External hard drive compatible with mac and Time Machine?(4 Posts)
I think I need a new external hard drive to manage my system back ups. I have one which is donkeys years old and it's memory size isn't that great. On doing a bit of research, I gather that some don't work so well to back up a Mac (eg. www.amazon.co.uk/Samsung-Slimline-Portable-Hard-Drive/dp/B008PABFX8/ref=sr_1_2?ie=UTF8&qid=1394797452&sr=8-2&keywords=hard+drive+for+mac)
Any recommendations please? 1TB is the size I am after. thanks.
That review is very misleading. To use a hard drive with Time Machine you wouldn't want extra software getting in the way anyway- the first thing to do is to format it for your Mac and then just start using it. That Samsung drive would have worked perfectly well, as would any other, but if you don't format it as HFS+ in the first place you may run in to trouble. I suggest you just buy the cheapest you can find.
Can I just ask please, how does one "format for Mac"? My current WD just plugs in and goes, I don't recall having to set it at any point and it was used previously on a PC. Also, what is HFS+?
Appreciate you taking the time to reply.
By "Format for Mac" I mean "format in the way that works best with a Mac". Macs can read all common formats, so it's not strictly necessary, but it is a good idea.
There are 3 main formatting schemes used for common or garden computers- FAT32, NTFS, and HFS. FAT32 and NTFS were invented by Microsoft for PCs, and HFS was invented by Apple for Macs. The oldest format is FAT32 (FAT stands for File Allocation Table, it's nothing to do with calories), but it's not good for large files, which is why NTFS was invented. But absolutely everything (PCs, Macs, pretty much all computers, tablets, phones, cameras) can read FAT32 drives, which is why when drives are pre-formatted it tends to be in the (old and inefficient) FAT32 scheme. It's the lowest common denominator amongst the different formats. Incidentally none of this is anything to do with the make of the drive- all hard drives are like pieces of blank paper until they are formatted, and can all be made to do the same different things when they are (with differences in speed and capacity).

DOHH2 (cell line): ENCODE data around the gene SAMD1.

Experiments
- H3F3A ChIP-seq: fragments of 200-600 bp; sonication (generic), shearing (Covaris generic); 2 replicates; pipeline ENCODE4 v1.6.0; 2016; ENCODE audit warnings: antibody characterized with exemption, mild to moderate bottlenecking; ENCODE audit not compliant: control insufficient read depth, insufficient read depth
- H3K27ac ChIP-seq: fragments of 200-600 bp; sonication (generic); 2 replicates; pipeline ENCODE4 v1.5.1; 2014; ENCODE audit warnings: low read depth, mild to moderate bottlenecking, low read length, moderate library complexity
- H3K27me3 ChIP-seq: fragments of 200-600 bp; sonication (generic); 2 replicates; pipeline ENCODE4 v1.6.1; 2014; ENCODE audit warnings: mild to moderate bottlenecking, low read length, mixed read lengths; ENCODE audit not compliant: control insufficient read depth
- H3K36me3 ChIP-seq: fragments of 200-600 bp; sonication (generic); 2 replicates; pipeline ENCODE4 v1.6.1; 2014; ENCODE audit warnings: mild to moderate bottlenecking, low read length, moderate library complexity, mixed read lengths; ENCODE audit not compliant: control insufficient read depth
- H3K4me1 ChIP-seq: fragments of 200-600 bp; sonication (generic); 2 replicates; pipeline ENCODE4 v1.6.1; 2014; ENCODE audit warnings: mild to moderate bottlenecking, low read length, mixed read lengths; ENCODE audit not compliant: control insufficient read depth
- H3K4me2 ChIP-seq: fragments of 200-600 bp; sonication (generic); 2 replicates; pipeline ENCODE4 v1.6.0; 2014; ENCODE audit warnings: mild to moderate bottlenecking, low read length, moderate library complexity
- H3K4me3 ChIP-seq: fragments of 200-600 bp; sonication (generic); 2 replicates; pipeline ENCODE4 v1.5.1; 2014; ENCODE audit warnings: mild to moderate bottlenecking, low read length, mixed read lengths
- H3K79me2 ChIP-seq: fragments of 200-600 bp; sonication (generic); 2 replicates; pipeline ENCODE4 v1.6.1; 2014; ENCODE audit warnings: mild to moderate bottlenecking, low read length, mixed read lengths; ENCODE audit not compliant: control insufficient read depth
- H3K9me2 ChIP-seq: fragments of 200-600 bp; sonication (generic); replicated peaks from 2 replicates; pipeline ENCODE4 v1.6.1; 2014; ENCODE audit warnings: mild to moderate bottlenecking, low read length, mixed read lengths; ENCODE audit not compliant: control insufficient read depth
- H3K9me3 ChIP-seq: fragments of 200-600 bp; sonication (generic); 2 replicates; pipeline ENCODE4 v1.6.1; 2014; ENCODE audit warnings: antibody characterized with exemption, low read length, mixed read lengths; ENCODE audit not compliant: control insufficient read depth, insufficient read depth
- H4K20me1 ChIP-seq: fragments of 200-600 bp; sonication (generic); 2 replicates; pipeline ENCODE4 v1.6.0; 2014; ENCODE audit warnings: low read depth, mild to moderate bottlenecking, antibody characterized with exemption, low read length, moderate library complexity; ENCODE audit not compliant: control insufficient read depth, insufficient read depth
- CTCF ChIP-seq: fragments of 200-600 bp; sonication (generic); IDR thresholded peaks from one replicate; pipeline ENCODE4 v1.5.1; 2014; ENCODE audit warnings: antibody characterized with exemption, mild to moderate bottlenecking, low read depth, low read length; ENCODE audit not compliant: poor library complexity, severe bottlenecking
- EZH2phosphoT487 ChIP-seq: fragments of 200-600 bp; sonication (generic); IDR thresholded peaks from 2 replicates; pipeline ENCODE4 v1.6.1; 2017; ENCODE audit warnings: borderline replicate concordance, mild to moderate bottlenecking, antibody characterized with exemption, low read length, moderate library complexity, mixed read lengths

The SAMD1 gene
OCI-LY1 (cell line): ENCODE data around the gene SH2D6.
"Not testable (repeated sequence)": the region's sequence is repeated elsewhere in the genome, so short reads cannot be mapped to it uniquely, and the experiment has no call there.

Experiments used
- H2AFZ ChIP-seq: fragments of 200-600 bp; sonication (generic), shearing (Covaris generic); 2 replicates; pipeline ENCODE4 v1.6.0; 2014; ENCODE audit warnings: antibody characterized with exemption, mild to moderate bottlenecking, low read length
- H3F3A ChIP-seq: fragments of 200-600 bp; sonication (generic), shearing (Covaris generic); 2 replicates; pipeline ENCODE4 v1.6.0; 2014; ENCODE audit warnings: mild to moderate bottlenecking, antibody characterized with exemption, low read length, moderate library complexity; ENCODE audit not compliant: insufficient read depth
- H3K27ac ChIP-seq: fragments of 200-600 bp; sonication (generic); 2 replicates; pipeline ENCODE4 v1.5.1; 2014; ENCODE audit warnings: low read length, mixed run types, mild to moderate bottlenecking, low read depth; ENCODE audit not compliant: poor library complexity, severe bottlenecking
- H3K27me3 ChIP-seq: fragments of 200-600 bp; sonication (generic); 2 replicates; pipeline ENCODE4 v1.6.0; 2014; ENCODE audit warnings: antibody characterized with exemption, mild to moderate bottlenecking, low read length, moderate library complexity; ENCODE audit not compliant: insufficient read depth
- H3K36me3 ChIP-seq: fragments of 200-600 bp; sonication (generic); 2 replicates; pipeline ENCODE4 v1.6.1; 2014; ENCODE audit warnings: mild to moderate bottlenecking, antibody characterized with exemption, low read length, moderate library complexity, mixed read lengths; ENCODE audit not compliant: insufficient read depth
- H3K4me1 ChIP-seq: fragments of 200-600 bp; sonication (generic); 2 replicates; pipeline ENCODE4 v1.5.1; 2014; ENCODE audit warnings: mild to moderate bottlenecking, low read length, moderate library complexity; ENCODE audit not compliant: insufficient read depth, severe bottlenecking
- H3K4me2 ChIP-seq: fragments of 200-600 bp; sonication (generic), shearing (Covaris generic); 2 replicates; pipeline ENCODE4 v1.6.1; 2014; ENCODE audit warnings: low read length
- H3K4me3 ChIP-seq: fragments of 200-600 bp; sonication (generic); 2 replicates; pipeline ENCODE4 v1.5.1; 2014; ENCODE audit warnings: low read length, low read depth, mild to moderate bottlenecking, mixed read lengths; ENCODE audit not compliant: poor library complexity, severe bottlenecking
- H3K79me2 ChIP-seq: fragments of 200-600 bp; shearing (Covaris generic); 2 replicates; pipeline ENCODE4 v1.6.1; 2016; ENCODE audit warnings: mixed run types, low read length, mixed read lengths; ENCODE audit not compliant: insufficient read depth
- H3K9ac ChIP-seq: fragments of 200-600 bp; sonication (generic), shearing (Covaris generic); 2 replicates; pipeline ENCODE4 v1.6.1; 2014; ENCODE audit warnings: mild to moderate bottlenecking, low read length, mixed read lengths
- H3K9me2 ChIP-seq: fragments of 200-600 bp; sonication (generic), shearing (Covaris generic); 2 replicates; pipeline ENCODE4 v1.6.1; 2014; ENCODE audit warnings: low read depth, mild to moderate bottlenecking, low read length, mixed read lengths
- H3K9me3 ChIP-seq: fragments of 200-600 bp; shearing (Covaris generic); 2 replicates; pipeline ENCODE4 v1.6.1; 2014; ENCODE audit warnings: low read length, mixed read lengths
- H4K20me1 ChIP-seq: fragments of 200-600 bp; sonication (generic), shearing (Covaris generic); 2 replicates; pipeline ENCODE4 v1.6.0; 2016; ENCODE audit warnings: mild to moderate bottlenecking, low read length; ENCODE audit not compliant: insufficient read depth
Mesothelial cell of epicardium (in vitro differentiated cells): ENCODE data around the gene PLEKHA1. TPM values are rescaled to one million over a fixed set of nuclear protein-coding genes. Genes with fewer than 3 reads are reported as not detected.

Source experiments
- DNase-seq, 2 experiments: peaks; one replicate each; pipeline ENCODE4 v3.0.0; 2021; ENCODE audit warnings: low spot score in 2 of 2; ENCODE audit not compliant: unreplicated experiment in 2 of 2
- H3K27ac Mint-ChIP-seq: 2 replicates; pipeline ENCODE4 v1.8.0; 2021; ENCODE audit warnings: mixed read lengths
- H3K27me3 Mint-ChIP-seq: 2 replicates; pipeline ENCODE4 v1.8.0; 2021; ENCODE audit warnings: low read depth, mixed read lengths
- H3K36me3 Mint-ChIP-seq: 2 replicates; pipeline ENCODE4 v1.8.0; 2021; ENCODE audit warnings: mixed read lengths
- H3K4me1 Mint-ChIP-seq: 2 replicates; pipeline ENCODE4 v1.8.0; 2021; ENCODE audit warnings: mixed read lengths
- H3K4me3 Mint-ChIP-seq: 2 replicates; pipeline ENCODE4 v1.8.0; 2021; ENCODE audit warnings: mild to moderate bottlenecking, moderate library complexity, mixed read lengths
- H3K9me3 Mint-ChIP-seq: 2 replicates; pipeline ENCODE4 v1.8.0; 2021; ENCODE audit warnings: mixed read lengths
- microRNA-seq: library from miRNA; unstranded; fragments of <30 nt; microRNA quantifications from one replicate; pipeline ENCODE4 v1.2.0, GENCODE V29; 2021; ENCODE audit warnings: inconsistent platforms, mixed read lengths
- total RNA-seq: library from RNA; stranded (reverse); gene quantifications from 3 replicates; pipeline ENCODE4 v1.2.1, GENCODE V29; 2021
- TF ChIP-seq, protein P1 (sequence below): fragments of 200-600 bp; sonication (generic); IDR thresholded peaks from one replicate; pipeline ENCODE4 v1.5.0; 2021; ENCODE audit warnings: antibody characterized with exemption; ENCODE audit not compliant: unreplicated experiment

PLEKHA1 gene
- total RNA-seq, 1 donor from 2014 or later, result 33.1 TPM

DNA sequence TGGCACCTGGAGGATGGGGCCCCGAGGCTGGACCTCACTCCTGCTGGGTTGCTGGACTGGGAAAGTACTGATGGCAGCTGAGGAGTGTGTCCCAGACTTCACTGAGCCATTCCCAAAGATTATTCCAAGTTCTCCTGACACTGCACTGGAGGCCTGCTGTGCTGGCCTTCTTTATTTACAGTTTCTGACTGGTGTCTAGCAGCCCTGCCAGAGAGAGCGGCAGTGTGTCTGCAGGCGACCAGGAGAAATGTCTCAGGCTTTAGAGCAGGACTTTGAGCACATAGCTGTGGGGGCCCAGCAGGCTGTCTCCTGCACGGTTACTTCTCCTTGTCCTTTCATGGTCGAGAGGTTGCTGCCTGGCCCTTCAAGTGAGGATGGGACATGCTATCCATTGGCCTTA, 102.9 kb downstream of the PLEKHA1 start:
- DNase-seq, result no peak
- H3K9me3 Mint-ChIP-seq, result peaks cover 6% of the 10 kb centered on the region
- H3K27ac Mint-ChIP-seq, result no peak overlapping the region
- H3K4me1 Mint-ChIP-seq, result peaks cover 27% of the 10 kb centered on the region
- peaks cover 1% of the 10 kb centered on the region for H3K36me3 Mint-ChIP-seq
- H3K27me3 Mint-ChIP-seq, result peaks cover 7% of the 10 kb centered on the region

When you buy a drive and connect it to your Mac it will either be unformatted, in which case you'll be invited to format it and Disk Utility will spring into life for you to do so, or it will already be formatted, which looks good as it saves you the trouble of doing it yourself, but is not so good in that you may have large files that you won't be able to put on it, but you won't discover that until later, and even then the error message won't tell you what the real problem is. HFS is a better formatting scheme than either of the ones for PCs, and has better indexing and error checking, so it's always best to format your drives that way, for use with your Mac.
So, having connected it for the first time, run Disk Utility, in Applications/Utilities, and erase the drive. You will have an option of formatting it as HFS+ (journaled) or FAT32, so choose HFS+. You will then be asked if you want to use it to back up with Time Machine. Say yes, and away you go.
The only downside to this is that PCs can't read HFS drives without the addition of extra software, so you won't be able to use that drive to share with a PC. But if it's your backup drive I suggest you leave it for just that purpose anyway, so this wouldn't matter.
Sorry about the long answer. If you're really interested I'll tell you the difference between HFS and HFS+, and the significance of journaling. But you definitely don't need to know that :-)
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